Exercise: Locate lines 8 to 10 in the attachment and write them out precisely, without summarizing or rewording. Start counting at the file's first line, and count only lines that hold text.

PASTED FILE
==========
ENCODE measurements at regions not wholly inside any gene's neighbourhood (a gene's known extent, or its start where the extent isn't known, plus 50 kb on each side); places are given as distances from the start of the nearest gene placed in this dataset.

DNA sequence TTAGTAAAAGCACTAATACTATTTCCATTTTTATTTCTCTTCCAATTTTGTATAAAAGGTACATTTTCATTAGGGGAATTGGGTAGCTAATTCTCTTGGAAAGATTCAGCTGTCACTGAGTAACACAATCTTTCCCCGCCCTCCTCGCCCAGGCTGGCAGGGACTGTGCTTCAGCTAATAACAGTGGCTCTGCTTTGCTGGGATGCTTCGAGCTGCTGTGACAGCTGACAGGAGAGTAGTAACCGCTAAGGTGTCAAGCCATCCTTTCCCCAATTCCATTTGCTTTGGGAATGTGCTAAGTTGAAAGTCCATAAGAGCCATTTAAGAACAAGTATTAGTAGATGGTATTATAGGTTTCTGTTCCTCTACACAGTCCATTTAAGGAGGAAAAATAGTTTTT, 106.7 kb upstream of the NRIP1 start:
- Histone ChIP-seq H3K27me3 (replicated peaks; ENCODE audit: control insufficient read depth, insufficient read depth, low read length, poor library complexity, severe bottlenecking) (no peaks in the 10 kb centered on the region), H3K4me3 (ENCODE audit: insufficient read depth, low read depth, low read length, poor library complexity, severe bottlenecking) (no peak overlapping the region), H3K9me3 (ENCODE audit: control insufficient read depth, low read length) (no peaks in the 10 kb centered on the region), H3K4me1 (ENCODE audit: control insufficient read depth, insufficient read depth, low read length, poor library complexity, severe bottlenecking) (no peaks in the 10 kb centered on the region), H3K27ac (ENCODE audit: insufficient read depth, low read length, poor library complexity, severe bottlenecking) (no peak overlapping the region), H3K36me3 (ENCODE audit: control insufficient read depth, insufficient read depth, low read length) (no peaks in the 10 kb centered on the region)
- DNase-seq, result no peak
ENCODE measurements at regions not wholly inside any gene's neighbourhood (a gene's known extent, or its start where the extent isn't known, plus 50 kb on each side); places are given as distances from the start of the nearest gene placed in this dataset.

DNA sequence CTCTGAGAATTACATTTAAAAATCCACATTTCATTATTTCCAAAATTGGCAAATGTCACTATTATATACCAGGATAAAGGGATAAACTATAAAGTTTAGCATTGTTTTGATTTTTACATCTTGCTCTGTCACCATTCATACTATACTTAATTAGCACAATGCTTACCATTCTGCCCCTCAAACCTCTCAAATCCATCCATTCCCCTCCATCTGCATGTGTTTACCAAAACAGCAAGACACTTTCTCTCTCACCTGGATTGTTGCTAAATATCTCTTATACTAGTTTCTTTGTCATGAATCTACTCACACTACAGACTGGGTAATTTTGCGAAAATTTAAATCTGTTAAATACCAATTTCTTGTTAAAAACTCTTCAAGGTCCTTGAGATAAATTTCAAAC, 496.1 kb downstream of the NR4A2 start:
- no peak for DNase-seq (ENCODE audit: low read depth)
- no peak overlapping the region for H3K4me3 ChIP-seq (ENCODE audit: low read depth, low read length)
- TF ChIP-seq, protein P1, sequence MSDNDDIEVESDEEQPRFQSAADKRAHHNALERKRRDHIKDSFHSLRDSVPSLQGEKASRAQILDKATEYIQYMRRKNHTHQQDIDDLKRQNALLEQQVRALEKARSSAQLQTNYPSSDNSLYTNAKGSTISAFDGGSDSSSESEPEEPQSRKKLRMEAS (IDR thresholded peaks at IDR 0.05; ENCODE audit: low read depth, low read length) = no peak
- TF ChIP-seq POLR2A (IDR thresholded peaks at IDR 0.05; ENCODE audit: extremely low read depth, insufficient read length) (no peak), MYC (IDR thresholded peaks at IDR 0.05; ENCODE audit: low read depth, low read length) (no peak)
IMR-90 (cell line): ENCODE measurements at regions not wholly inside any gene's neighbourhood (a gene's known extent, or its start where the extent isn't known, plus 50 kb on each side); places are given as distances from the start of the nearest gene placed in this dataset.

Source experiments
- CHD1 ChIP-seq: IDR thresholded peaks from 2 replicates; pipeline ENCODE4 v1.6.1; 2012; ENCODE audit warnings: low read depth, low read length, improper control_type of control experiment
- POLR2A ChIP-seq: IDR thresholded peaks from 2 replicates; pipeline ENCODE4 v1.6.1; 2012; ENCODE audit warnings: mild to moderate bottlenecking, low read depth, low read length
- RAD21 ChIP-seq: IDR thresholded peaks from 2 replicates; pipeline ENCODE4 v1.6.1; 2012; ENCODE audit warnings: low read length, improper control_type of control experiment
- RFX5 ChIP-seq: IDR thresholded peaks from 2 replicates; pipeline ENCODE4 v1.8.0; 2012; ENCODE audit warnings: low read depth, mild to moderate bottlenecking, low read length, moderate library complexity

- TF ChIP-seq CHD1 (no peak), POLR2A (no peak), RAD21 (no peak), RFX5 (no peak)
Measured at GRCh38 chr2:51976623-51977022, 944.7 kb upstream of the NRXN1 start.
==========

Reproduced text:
- no peak overlapping the region for H3K4me3 ChIP-seq (ENCODE audit: low read depth, low read length)
- TF ChIP-seq, protein P1, sequence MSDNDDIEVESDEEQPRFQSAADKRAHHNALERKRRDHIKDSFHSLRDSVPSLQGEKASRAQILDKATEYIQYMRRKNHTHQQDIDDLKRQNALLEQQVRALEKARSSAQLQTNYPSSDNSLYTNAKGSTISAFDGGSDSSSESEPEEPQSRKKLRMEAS (IDR thresholded peaks at IDR 0.05; ENCODE audit: low read depth, low read length) = no peak
- TF ChIP-seq POLR2A (IDR thresholded peaks at IDR 0.05; ENCODE audit: extremely low read depth, insufficient read length) (no peak), MYC (IDR thresholded peaks at IDR 0.05; ENCODE audit: low read depth, low read length) (no peak)